Better adherence to a plant-based diet was associated with lower risk for CVD, but the effect of healthy or unhealthy food choices on long-term CVD risk was more prominent in women.

According to findings presented at the American College of Cardiology Scientific Session, researchers assessed dietary patterns and CVD events among 2,020 Greek individuals between 2001 and 2012 and stratified patients to three tertiles of plant-based dietary indices.

A multivariable-adjusted model showed an inverse relationship between plant-based dietary indices and CVD events among men (adjusted HR for third vs. first tertile = 0.75; 95% CI, 0.6-0.92) and borderline significance for women (HR for third vs. first tertile = 0.89; 95% CI, 0.75-1.01).

However, only participants in the highest tertile of plant-based diet adherence were protected against CVD, with this association being stronger for women than for men (HR for third vs. first tertile in women = 0.68; 95% CI, 0.56-0.95; HR for third vs. first tertile in men = 0.87; 95% CI, 0.76-1.05).

Healthy plant-based dietary indices were defined as increased consumption of fruits, vegetables, whole grains, nuts, legumes, oils, and tea or coffee. Unhealthy indices included elevated consumption of juices, sweetened beverages, refined grains, potatoes and sweets.

“Based on these results, it seems that simply following a plant-based or vegetarian diet is not enough to reduce cardiovascular disease risk,” Demosthenes Panagiotakos, PhD, professor of biostatistics, research methods and epidemiology at Harokopio University of Athens, Greece, said in a press release. “It is also important to focus on specific, healthful plant-based food groups to see a benefit in terms of reducing cardiovascular disease.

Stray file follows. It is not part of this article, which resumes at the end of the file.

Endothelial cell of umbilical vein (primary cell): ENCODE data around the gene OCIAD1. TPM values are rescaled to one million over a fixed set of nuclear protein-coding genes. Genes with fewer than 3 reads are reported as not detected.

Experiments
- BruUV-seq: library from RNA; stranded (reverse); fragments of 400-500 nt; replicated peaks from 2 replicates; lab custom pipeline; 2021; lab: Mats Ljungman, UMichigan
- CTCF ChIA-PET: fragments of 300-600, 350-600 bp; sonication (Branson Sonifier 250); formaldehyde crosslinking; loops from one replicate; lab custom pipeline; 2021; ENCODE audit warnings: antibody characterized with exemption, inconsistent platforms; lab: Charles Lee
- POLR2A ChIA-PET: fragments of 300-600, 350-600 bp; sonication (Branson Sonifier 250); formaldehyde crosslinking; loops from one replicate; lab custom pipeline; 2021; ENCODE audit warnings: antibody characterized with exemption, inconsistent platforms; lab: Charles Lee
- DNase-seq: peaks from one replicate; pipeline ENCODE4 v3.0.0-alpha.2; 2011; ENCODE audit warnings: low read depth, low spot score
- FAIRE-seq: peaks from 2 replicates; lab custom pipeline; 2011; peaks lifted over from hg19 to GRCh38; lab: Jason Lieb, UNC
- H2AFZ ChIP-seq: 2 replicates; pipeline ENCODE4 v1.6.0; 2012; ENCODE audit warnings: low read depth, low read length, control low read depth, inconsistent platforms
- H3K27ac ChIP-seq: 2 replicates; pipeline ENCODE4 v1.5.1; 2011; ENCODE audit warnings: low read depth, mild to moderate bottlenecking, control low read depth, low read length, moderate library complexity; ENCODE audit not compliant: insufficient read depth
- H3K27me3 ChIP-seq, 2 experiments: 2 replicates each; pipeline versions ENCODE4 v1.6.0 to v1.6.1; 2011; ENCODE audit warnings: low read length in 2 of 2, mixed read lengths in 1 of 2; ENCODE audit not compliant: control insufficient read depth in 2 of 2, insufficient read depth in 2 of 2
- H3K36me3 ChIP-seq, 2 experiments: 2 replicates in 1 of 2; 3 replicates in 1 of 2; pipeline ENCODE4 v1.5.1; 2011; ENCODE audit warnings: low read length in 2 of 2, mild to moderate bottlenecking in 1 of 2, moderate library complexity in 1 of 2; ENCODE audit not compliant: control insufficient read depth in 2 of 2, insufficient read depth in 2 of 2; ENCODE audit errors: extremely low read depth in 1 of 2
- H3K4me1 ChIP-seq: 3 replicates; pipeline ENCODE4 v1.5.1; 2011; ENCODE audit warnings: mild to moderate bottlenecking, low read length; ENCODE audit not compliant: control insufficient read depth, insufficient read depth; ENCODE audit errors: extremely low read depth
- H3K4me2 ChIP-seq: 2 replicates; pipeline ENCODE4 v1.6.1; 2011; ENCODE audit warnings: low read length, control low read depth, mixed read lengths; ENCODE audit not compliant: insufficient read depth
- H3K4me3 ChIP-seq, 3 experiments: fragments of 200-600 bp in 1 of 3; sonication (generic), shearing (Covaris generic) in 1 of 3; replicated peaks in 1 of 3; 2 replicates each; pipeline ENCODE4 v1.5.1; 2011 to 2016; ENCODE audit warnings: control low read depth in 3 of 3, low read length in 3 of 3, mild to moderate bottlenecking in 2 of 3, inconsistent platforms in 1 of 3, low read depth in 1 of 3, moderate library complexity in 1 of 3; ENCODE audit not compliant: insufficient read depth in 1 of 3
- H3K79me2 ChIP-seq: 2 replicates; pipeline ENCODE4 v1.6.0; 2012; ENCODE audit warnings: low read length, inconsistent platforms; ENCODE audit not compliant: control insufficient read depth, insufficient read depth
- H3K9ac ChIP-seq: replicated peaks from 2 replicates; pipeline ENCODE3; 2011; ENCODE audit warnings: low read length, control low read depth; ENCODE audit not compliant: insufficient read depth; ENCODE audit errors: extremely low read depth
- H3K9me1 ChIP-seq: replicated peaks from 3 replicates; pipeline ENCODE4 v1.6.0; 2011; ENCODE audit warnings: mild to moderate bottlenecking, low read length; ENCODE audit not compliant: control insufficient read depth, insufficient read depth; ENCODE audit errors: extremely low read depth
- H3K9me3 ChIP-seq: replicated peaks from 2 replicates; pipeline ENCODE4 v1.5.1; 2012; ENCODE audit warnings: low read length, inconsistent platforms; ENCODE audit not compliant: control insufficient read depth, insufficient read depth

“These findings highlight that even a small reduction in the daily consumption of animal-based products — principally the less-healthy foods, such as processed meat products — accompanied by an increase in healthy plant-based foods may contribute to better cardiovascular health,” Panagiotakos said in the release.

In other findings, the aggravating effects of unhealthy plant-based food choices were higher in women (HR for third vs. first tertile = 1.35; 95% CI, 1.1-1.82).

For this prospective study, researchers assessed Greek adults with no prior history of CVD. Participants completed dietary surveys at the time of enrollment, at 5 years and at 10 years.

“In the future, I believe it will be useful if cardiovascular disease prevention guidelines offer clearer and specific nutrition suggestions, in terms of the types of foods that are recommended and the portions that should be consumed,” Panagiotakos said in the release. – by Scott Buzby

Reference:

Panagiotakos D, et al. Abstract 1161-106. Presented at: American College of Cardiology Scientific Session; March 28-30, 2020 (virtual meeting).

Disclosure: Panagiotakos reports no relevant financial disclosures.

    See more from American College of Cardiology